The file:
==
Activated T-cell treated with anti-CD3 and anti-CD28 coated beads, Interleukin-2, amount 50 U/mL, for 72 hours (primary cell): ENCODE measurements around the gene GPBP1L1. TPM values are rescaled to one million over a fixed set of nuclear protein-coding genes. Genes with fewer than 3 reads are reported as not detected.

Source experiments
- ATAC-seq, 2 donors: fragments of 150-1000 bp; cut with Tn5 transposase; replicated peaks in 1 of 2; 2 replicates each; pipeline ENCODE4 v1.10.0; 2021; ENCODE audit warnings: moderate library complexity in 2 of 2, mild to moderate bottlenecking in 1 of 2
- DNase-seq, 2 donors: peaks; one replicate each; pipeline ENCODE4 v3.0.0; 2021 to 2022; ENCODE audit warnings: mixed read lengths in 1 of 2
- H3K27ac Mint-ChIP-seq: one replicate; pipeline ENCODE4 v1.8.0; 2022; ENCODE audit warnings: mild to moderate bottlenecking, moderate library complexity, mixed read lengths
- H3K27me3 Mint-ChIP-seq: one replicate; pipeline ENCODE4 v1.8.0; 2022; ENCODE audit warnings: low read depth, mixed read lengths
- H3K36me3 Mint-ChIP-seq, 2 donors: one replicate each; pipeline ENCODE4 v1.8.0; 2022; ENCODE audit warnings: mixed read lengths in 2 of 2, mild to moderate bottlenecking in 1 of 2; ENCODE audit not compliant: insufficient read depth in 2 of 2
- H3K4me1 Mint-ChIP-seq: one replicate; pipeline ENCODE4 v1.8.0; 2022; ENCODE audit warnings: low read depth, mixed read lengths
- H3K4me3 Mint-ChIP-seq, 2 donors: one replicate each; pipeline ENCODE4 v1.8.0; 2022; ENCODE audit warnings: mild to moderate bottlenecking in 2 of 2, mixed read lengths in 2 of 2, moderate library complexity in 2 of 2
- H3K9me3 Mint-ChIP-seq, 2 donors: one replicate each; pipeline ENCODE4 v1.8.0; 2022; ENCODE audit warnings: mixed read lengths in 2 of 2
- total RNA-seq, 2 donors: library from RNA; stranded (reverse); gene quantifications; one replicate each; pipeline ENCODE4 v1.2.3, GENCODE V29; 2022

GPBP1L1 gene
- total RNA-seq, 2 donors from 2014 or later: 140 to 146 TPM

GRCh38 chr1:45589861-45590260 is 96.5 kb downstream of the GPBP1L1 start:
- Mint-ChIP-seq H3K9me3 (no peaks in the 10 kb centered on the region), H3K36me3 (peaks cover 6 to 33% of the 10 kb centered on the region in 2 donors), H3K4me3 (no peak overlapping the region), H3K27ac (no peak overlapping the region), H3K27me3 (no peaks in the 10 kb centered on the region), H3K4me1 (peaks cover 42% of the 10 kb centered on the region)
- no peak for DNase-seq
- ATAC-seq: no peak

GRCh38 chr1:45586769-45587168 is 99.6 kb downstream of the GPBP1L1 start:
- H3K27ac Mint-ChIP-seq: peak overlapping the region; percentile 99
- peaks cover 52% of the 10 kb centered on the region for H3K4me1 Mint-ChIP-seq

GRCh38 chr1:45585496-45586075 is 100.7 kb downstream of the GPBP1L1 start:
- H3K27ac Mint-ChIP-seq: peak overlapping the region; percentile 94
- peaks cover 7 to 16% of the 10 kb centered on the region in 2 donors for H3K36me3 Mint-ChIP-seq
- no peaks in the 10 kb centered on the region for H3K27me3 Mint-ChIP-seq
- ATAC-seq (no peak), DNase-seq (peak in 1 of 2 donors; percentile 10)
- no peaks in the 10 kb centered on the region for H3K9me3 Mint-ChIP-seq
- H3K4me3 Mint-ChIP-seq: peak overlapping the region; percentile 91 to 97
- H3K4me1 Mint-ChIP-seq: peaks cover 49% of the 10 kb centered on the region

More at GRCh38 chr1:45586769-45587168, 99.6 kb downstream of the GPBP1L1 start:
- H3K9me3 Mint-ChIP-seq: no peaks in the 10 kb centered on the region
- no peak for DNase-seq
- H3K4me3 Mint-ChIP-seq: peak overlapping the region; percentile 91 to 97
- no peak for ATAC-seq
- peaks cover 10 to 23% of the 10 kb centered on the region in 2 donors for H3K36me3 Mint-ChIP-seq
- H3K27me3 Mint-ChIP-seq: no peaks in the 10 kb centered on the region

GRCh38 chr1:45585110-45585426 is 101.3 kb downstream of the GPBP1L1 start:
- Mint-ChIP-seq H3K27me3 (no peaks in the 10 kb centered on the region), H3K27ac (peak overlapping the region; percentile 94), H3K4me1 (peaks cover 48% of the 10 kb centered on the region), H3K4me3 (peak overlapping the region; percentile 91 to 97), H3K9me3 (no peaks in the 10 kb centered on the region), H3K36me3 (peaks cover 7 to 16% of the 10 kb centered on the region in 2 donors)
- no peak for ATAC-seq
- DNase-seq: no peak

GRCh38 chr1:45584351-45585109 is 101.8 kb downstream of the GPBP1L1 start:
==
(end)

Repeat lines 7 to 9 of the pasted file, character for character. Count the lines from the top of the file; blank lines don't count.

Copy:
- H3K36me3 Mint-ChIP-seq, 2 donors: one replicate each; pipeline ENCODE4 v1.8.0; 2022; ENCODE audit warnings: mixed read lengths in 2 of 2, mild to moderate bottlenecking in 1 of 2; ENCODE audit not compliant: insufficient read depth in 2 of 2
- H3K4me1 Mint-ChIP-seq: one replicate; pipeline ENCODE4 v1.8.0; 2022; ENCODE audit warnings: low read depth, mixed read lengths
- H3K4me3 Mint-ChIP-seq, 2 donors: one replicate each; pipeline ENCODE4 v1.8.0; 2022; ENCODE audit warnings: mild to moderate bottlenecking in 2 of 2, mixed read lengths in 2 of 2, moderate library complexity in 2 of 2